2 If ye have heard of the dispensation of the grace of God which is given me to you-ward:
3 How that by revelation he made known unto me the mystery; (as I wrote afore in few words,
4 Whereby, when ye read, ye may understand my knowledge in the mystery of Christ)
5 Which in other ages was not made known unto the sons of men, as it is now revealed unto his holy apostles and prophets by the Spirit (Eph. 3:1-5)

There are certain ‘Christian’ cults that look down on the ministry of the Apostle Paul. They will say, “Talk to me about anything, but not Paul!” For reasons known to them, they just ‘do not like’ his doctrine, and they read his letters just in order to get something to criticize.

Well, I cannot help but feel sorry for them. They are not going to get anywhere with God with that kind of attitude. No one is really going anywhere in the Spirit without at least trying to understand Paul’s doctrine. You cannot make light of someone who wrote more than half the New Testament and hope to understand the littlest thing about the God the Bible is all about.

You cannot make light of someone who made the sacrifices that the Apostle Paul made for the sake of the gospel. He even forsook taking a wife and experiencing the unthinkable pleasures of holding a woman to his bosom. (The Roman Catholic church has tried that and it failed miserably. There are some things you cannot do without understanding what Paul understood).

But the real fact about the Apostle Paul is that it was he who came to reveal, more than anyone else, the end of the writings of the Old Testament and the words of our Lord Jesus Christ. In the life of Paul, as in the life of our Lord Jesus Christ, the writings of the Old Testament and the words of Jesus Christ came to be fulfilled. Paul followed hard on the footsteps of his Master.

Jesus told Simon Peter,

“These things have I spoken unto you in proverbs: but the time cometh, when I shall no more speak unto you in proverbs, but I shall shew you plainly of the Father.” (Jn. 16:25)

But it was the Apostle Paul to whom the heart of the Father would be revealed to the fullest. The Apostle Peter himself acknowledged this fact.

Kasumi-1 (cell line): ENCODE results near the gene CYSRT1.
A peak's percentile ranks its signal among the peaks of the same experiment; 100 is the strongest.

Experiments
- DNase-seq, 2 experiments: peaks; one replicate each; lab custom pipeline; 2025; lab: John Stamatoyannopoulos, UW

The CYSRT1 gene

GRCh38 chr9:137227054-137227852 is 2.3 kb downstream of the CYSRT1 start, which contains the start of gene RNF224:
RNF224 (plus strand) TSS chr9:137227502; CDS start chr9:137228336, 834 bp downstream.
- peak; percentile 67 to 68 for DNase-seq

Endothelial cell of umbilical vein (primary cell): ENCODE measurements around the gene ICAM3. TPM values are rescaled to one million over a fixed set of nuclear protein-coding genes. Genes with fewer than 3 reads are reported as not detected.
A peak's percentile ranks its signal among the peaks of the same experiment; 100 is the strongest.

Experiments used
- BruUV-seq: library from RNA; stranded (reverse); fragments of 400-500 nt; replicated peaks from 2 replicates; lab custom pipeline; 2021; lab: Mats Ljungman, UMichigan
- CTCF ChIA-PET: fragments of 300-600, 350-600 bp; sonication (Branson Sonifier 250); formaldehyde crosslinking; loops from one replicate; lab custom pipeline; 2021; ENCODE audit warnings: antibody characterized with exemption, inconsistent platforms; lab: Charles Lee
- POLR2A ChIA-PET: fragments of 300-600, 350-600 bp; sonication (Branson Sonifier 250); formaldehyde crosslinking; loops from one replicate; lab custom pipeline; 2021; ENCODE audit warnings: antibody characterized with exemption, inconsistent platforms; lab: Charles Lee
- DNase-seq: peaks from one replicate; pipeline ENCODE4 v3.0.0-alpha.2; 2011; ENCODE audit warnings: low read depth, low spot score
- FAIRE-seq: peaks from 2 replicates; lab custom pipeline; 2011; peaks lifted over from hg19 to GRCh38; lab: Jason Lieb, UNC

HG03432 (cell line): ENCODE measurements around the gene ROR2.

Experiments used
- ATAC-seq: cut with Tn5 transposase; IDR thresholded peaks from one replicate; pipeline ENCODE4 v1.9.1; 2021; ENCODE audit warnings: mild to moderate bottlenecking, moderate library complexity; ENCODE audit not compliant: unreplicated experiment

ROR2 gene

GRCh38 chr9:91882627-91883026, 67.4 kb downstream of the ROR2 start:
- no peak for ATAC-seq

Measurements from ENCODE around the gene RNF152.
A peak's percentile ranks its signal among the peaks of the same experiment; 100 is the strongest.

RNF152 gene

“15 And account that the longsuffering of our Lord is salvation; even as our beloved brother Paul also according to the wisdom given unto him hath written unto you; 16 As also in all his epistles, speaking in them of these things; in which are some things hard to be understood, which they that are unlearned and unstable wrest, as they do also the other scriptures, unto their own destruction.” (2 Pet. 3:15-16)

In verse 16 the Apostle Peter reveals that many would rise up to oppose Paul’s doctrine of the cross.

In the following two posts, I intend to show, through one example each from both the Old Testament and the words of Jesus, how the central message of scripture – to take up our cross and follow Christ – came to be fulfilled in the life of the Apostle Paul.

[Taking a walk in the bush is my favorite pastime. Here, with my friend Dude]

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Circumcision vs The Cross – Part 2

There is no other way of becoming spiritual other than crucifying the mind of the flesh together with its lusts (Gal. 5:24). That is the singular most importance understanding that a believer can have in his or her life

We can therefore see the significance of Paul’s words in verse 11:

“Ye see how large a letter I have written unto you with mine own hand.”

We can understand why he would want to put everything else aside and emphasise the importance of this revelation to the Galatians. The revelation of “Jesus Christ and him crucified” (1 Cor. 2:2) was the singular most important thing that they could grasp in their lives.

When we lack that revelation in our hearts, we look to form, tradition and anything that can be grasped with our human understanding. The Galatians looked to circumcision.

There are so many things that believers today think are important in their lives; but which are not.

The Apostle Paul puts it out so clearly the single most valuable thing in a believer’s life:

But God forbid that I should glory, save in the cross of our Lord Jesus Christ, by whom the world is crucified unto me, and I unto the world.”

Not tradition or form; but a work of the Spirit in someone’s heart.

[The work of the Holy Spirit in us transforms us]

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Circumcision vs The Cross – Part 1